1.19.23 Earning Down, Stocks Up? Not as Uncommon as You Think
Investors often talk about how earnings drive stock prices. But that begs the question how so many strategists and pundits expect earnings to fall in 2023 and stocks to rise? That’s our view in LPL Research.
Let’s look at the histories of earnings growth and price performance for the S&P 500 Index on a scatterplot graph to see how often this dynamic has occurred. The LPL Chart of the Day below shows S&P 500 performance on the vertical axis and S&P 500 earnings growth on the horizontal axis.
You can see in the chart that in years when earnings fall, found on the left side of the graph, stocks are actually more likely to rise than fall (more dots are in the upper left quadrant than in the lower left one). This may be surprising to many of you, but when earnings fall, stocks are more than twice as likely to rise as they are to fall.
Some of the earnings declines were so marginal, and so long ago, that you could argue the odds of gains for stocks, if earnings drop this year, are potentially three to one (stocks have been up 71% of all years since 1950). Since 1970, of the 12 years that saw earnings declines, just 4 were accompanied by falling stock prices: 1990, 2001, 2008, and 2015—and in 2015, earnings and stocks both fell just 1%.
This may seem counterintuitive, but it makes sense when we remind ourselves that markets are forward looking. The markets generally price in earnings declines well before they happen—maybe two or three quarters ahead. By the time earnings declines are in the books, stocks have move higher in anticipation of the next earnings upcycle.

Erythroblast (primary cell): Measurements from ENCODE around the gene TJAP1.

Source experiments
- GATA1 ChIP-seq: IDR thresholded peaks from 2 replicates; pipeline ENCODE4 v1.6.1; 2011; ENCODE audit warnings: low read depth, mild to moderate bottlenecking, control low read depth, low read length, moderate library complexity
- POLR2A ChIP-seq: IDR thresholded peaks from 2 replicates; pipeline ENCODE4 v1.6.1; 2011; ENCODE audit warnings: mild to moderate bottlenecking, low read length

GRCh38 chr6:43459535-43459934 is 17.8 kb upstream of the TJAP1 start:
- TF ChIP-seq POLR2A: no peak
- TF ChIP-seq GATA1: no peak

This is similar to the explanation for why stocks have historically been little changed, on average, during recessions. It’s because the big declines tend to come before the recession occurs, in anticipation of the downturn. That is essentially what stocks were doing in 2022—pricing in a downturn in 2023 from Federal Reserve over-tightening.
The lesson here seems clear. Despite a likely slight earnings decline in 2023—at least that’s our view in LPL Research—we expect a solidly positive year for stocks. That doesn’t mean the S&P 500 won’t retest the October lows in the short term—about 9% below current levels—before the next bull market gets underway. But the LPL Research Strategic and Tactical Asset Allocation Committee (STAAC) believes the risk-reward trade-off this year is positive enough right now to support an overweight equities recommendation. Our year-end S&P 500 fair value target range of 4,400-4,500 is based on a price-to-earnings ratio of 18–19 and a $240 forecast for S&P 500 earnings per share in 2024.
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